Speed training requires lactate threshold heart rate
Posted May 06 2010 11:45am
Lactate Threshold Heart Rate
Many marathon programs for beginners consist of at least one speed training day, usually at the track in a group. While this may work for some runners it may not be specific enough for you. In order to get faster and build on your pace you must work at your lactate threshold.
The lactate threshold is the transition from aerobic to anaerobic physiological processes. Training at or just below the threshold will teach your body how to work faster and more efficiently. While running around a track can be a fun endeavor with others you may be exceeding your threshold which can increase injury and stress your body for optimal training. When running beyond LT you would only be able to carry on the running effort for a few minutes, your breathing would be deep, and you might feel a burning sensation in your legs. Racing next to another on a track may not be specific enough to meet your marathon speed training.
If your goal is to be faster you simply must work within a target heart rate zone. Many recreational runners train off the 220-age formula and carry that through by taking a percentage of the max heart rate. The formula is based on general populations and is by no means accurate.
Do you find you are overly tired, getting sick more frequently, or perhaps your body is not recovering as quickly as it should. These are all possible signs of training beyond your lactate threshold.
There are two methods for acquiring your lactate threshold heart rate. One is a metabolic test and the other is a field test. Most of us do not have the resources for a metabolic test although if you are a serious recreational athlete and can find a sports medicine doctor then ask about the testing processes.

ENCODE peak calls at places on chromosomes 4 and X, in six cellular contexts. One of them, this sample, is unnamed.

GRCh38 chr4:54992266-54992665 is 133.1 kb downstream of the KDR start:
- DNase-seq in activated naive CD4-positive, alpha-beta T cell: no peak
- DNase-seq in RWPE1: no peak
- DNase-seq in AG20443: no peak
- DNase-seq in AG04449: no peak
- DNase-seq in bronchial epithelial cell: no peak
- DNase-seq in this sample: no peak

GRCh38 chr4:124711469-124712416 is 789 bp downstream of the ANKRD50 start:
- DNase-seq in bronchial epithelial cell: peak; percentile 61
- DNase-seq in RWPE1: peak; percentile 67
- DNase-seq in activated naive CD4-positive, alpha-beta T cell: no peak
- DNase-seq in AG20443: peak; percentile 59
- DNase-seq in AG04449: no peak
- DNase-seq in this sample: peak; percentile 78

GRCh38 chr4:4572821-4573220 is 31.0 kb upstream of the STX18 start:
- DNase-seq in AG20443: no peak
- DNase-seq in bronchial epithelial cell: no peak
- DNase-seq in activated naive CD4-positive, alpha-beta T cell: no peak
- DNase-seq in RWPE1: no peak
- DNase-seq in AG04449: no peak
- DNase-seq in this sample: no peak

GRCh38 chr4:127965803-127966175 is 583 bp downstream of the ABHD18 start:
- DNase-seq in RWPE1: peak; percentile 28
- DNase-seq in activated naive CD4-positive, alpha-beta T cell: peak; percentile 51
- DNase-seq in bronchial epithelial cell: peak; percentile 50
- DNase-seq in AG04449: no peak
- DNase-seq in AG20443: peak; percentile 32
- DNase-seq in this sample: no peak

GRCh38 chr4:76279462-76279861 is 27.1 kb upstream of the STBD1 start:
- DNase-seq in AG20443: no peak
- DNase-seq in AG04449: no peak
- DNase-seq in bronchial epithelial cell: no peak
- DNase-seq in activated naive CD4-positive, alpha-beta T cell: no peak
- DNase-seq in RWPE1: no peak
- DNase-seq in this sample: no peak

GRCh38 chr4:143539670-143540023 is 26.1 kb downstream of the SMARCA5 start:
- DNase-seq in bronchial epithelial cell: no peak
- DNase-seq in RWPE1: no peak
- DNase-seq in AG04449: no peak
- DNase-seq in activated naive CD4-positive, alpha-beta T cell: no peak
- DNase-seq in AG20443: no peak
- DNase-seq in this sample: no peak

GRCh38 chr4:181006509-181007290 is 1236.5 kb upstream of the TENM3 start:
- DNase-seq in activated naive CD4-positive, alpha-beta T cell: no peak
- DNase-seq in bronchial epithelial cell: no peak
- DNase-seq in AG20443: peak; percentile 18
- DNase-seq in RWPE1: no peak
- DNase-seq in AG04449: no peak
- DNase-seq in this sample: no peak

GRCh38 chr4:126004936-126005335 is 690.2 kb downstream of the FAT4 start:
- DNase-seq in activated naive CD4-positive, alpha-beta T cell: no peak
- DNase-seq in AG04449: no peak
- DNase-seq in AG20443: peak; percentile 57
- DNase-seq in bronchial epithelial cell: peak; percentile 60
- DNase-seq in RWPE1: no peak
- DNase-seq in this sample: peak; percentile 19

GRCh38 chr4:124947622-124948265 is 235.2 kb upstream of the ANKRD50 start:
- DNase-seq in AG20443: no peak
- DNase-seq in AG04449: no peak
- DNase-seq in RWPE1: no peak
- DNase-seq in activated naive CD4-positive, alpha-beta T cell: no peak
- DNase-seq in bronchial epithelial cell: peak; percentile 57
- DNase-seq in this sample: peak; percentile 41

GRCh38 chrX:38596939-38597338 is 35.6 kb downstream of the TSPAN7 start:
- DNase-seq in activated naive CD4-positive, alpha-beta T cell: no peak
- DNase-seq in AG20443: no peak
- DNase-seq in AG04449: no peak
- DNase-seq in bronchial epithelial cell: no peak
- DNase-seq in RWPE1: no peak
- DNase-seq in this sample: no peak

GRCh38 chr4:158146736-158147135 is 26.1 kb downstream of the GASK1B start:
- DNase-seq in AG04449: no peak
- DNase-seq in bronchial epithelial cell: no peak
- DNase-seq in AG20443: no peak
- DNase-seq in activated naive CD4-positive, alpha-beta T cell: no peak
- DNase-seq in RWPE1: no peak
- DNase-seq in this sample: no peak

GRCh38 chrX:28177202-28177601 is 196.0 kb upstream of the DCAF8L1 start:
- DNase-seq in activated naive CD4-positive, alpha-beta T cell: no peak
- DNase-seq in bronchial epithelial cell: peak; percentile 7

The field test will allow you to determine your lactate threshold heart rate. Determining your lactate threshold is not complicated and takes a concentrated workout of 30 minutes. While this is a simple test it is by no means easy.
Find a flat course or use a treadmill and have your heart rate monitor working correctly. Warm-up adequately. Start your run at a pace you believe you can maintain for 30 minutes but not for much longer. The idea here is for you to finish almost to failure. Read your heart rate consistently the last 20 minutes of your run. Take the mean heart rate. You have your lactate threshold heart rate number now.
In order to acquire speed and efficiency you will need to train just below your heart rate LT number for as long as you can building with each week. If you want to be faster then you must practice speed work at the place which is physiologically beneficial otherwise you may be wasting your training time and increasing your chances for illness and injury.
A great book for learning more about threshold training is, Total Heart Rate Training, by Joel Friel.